After a massive and complicated salvage effort, the cruise ship Costa Concordia has been successfully righted off the coast of Italy.
Overseen by South African salvage master Nick Sloane, the operation — employing a method called parbuckling to rotate the ship to vertical — began at 9 am Monday and lasted 19 hours. After 4 am the next morning, a fog horn was sounded, and Franco Gabrielli, the head of Italy’s Civil Protection Authority, declared the operation completed. It had been 20 months since disaster struck the luxury liner on January 13, 2012 off the coast of Italy, crippling the luxury cruise ship and killing 30 passengers with two more presumed dead.
Under the command of Captain Francesco Schettino, the Costa Concordia ran aground, breaching her hull and flooding off the coast of Isola del Giglio. Claiming familiarity with the local waters, Schettino had deviated from the ship’s route and veered close to land in order to salute a former captain residing on the island. He is currently being tried for multiple counts of manslaughter and causing a shipwreck.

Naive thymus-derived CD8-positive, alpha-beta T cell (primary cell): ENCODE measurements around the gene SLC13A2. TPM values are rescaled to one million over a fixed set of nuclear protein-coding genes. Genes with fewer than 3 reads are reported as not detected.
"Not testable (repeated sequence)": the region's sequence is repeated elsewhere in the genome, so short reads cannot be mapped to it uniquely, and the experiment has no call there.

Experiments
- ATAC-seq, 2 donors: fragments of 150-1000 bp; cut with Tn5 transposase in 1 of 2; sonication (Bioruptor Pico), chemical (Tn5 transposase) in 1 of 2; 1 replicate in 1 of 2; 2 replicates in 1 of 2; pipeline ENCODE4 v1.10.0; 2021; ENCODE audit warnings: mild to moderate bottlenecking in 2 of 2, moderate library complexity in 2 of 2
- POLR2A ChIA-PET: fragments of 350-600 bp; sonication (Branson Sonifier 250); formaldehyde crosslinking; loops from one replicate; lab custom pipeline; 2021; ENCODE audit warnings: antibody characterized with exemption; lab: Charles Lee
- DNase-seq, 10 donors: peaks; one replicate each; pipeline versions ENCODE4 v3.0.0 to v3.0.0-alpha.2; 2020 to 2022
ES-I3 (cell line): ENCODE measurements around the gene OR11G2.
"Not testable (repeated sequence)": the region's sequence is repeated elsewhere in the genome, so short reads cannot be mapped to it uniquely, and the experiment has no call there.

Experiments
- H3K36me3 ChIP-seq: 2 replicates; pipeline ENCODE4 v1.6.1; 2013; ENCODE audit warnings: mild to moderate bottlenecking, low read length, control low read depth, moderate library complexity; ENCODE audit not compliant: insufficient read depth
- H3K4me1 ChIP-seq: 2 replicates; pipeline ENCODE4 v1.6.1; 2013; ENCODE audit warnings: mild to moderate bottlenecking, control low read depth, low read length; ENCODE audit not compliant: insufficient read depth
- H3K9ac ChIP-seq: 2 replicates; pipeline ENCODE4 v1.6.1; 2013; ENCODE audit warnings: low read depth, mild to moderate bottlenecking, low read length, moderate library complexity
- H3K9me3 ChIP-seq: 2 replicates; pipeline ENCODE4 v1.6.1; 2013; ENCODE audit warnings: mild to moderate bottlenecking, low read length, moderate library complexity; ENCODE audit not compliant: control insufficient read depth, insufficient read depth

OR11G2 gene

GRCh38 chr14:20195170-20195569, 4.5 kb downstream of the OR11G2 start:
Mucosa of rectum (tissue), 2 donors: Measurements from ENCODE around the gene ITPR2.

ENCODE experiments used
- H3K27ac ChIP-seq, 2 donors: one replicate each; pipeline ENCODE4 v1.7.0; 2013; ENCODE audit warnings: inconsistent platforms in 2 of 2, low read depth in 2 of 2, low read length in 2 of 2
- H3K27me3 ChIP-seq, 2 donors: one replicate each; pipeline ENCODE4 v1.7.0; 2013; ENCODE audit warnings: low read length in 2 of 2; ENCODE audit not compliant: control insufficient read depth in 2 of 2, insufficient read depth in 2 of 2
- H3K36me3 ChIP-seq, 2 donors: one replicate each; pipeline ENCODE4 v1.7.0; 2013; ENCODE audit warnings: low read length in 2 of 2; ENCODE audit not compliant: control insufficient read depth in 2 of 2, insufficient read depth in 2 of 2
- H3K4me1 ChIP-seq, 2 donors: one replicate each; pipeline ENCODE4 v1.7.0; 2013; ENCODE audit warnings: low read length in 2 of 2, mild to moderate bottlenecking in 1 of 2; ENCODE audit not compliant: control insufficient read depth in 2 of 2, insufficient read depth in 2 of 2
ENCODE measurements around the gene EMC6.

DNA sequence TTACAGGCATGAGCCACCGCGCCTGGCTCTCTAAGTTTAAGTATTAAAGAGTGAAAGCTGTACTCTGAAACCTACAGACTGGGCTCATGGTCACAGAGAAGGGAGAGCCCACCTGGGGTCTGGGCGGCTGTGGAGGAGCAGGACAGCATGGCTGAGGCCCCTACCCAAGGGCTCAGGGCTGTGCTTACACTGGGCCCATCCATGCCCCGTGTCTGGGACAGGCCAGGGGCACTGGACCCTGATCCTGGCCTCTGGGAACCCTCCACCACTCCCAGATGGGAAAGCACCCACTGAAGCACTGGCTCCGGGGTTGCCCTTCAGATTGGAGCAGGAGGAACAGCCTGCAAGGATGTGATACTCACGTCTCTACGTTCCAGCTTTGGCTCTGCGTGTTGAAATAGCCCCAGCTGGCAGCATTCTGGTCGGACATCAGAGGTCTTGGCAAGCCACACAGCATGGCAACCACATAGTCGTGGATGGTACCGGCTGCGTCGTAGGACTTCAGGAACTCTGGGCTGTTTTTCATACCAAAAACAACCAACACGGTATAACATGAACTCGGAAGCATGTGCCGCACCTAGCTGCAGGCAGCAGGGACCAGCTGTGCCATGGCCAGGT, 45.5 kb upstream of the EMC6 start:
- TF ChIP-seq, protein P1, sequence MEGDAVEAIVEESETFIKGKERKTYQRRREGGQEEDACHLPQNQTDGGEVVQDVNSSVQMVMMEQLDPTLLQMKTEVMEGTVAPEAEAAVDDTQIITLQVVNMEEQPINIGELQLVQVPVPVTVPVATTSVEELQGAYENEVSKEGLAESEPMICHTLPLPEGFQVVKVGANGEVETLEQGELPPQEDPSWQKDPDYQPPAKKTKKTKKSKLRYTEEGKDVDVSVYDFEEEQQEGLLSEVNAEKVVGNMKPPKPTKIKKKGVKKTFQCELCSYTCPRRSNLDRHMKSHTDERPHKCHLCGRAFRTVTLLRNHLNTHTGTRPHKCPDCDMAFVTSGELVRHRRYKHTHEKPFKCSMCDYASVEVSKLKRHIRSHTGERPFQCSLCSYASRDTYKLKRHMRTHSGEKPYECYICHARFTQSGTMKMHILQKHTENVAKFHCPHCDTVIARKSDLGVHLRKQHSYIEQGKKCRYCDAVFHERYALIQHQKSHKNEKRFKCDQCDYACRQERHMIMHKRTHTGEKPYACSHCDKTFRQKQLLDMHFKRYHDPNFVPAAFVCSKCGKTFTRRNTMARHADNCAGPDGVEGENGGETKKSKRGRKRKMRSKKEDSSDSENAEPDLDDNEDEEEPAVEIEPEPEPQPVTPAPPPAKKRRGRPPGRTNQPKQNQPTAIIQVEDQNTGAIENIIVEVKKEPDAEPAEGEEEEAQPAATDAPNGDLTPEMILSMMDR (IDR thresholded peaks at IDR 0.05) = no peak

There have been no signs of the remains of the two passengers unaccounted for, Russel Rebello of India and Maria Grazia Trecarichi of Sicily.
The parbuckling operation, involving a synchronized effort of pulleys and counterweights to bring the vessel upright, was the most complex ever performed. It involved rotating the 114-ton ship 65 degrees in order to bring it completely vertical. After bringing the ship vertical, the next step in the process was to secure water tanks to the hull in order to maintain buoyancy. After overseeing the grueling effort, Sloane decided to call it a day.
“I think the whole team is proud of what they achieved. A lot of people said it couldn’t be done,” Sloane said.
“I feel good, it’s time for a beer,” he added.